The circulation of material goods plays a crucial role in the organization and evolution of social networks in preindustrial societies. In the American Southwest, the study of exchange networks, and particularly of ceramic exchange, has taken a central place in archaeological research that aims at reconstructing changing patterns of community interaction and sociopolitical organization in prehistoric Southwestern societies. This article examines recent models and methods for reconstructing exchange and presents criteria for defining material correlates of the diverse mechanisms of ceramic circulation present in the northern Southwest during the late Pueblo III and Pueblo IV periods (A.D. 1250-1450). Examples from ceramic research in the Grasshopper and Point of Pines regions of east-central Arizona illustrate the proposed criteria.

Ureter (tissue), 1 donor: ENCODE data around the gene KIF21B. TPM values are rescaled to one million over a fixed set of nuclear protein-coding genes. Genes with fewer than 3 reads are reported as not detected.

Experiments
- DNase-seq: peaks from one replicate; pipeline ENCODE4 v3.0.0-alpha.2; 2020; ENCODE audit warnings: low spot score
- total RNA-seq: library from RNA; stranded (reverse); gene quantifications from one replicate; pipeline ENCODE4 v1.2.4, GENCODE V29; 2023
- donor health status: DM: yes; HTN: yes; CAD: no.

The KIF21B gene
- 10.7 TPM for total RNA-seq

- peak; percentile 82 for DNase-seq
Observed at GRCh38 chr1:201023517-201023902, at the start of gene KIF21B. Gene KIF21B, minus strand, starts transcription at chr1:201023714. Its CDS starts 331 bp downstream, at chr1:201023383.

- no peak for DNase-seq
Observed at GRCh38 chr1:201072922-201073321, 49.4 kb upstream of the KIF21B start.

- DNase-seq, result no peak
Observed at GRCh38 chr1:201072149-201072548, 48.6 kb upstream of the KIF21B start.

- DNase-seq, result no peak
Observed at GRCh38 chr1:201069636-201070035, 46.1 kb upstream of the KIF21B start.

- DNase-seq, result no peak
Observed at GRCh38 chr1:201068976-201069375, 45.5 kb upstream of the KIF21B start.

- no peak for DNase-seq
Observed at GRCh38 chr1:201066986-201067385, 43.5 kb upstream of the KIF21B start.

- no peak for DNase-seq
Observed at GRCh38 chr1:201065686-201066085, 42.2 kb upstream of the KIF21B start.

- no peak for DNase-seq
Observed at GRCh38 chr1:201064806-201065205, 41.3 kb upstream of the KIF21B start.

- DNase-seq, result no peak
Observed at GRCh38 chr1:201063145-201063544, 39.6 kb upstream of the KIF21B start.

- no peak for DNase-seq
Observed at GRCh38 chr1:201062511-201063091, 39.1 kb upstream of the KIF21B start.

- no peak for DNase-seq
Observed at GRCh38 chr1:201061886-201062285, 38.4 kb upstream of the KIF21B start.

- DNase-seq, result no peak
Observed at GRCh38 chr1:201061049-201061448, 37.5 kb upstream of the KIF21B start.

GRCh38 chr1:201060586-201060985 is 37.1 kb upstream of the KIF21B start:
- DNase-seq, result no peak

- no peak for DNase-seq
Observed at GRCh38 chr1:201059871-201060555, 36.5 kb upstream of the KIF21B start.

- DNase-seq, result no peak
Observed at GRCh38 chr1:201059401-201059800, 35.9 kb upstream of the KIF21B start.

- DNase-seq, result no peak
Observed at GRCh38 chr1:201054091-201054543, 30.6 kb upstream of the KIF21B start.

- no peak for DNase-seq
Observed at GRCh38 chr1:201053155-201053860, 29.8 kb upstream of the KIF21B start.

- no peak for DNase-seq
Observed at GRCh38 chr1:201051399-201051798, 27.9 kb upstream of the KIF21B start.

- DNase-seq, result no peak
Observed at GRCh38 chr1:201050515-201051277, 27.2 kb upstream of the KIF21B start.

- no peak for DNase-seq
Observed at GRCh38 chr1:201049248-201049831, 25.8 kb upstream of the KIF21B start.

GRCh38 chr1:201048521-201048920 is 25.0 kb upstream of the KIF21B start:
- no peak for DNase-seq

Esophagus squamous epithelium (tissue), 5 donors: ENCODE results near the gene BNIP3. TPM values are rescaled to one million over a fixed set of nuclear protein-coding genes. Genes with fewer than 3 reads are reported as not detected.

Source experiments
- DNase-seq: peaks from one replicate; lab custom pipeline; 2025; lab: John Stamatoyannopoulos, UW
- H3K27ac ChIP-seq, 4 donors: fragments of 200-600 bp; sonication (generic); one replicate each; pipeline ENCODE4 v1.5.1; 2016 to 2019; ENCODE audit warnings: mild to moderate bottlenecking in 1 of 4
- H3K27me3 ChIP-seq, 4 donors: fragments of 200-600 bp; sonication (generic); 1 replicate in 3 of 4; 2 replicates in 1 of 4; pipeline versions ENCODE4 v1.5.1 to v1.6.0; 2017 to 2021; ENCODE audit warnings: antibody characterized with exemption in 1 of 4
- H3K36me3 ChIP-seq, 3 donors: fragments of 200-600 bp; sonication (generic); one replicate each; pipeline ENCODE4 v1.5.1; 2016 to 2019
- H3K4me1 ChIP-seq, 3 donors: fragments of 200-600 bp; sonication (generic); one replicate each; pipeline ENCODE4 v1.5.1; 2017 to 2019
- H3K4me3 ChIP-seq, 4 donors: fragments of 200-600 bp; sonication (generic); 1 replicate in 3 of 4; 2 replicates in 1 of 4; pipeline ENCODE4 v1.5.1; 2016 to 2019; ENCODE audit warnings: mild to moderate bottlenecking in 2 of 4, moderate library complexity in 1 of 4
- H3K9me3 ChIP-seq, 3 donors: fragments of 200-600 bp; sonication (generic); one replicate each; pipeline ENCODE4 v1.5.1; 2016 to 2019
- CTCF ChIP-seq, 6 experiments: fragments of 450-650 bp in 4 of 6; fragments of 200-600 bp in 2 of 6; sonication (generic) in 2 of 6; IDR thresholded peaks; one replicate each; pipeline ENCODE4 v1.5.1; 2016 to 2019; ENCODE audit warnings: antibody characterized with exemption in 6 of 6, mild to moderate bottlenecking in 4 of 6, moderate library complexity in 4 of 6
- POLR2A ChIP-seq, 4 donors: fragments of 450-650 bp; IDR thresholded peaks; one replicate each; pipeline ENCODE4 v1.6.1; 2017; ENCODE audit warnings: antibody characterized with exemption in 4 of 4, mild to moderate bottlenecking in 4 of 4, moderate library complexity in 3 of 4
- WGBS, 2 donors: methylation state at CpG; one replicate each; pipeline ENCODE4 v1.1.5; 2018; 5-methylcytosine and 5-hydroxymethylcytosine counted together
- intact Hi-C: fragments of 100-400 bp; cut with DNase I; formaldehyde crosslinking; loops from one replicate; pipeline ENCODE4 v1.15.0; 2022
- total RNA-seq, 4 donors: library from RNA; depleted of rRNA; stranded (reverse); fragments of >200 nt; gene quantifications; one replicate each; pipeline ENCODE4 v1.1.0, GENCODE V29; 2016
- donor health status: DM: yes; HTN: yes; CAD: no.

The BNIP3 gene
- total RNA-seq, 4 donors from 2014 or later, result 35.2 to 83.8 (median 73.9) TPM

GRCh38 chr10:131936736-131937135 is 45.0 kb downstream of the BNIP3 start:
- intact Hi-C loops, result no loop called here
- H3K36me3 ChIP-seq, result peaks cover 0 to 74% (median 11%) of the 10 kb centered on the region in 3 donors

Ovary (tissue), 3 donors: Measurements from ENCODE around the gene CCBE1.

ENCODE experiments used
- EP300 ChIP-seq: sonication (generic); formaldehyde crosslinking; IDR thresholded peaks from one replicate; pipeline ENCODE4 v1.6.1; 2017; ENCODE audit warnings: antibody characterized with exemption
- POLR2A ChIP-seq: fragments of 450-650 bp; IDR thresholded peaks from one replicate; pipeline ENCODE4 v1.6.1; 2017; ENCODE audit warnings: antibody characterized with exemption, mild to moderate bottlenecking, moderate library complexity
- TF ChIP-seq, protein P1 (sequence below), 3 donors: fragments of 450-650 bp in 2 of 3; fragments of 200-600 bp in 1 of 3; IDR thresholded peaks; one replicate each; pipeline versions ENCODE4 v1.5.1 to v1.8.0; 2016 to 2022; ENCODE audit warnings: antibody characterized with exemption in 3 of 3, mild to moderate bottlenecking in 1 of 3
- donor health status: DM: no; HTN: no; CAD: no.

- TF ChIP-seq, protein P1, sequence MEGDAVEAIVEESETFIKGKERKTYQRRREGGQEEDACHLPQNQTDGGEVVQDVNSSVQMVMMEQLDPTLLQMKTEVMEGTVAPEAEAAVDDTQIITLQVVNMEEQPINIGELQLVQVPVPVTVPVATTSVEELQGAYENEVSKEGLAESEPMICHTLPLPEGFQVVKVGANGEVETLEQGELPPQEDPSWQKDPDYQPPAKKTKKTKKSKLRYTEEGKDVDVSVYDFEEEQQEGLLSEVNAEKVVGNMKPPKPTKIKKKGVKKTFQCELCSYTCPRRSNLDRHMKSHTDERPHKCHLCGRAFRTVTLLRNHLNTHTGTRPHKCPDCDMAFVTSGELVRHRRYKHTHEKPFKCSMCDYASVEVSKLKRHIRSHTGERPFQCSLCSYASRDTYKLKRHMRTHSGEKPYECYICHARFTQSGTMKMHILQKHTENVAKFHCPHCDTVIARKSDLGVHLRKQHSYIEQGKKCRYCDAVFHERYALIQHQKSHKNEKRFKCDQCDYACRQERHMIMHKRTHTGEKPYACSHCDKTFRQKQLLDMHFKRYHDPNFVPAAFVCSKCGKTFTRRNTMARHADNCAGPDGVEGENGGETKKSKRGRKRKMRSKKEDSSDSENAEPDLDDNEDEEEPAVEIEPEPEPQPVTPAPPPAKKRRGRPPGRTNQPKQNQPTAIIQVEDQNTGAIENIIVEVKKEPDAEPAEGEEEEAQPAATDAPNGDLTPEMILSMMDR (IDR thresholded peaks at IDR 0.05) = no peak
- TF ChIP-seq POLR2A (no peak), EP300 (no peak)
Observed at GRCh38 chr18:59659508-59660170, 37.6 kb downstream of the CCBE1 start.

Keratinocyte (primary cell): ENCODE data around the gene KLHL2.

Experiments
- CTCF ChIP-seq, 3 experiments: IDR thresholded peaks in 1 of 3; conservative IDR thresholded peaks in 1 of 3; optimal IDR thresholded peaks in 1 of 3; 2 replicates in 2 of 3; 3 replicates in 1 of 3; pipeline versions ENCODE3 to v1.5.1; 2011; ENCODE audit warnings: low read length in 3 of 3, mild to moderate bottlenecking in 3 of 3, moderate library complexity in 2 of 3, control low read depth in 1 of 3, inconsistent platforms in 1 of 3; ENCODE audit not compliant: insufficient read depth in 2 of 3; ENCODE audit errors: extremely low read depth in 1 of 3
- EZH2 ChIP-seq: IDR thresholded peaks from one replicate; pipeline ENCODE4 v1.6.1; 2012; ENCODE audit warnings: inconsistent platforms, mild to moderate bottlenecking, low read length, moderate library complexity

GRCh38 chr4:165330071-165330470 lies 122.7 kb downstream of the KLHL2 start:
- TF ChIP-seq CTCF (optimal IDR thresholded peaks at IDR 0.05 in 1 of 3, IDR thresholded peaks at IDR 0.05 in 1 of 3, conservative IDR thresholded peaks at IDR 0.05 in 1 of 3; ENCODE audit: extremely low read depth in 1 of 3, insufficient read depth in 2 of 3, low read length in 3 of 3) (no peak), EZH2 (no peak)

ASJC Scopus subject areas
- Arts and Humanities (miscellaneous)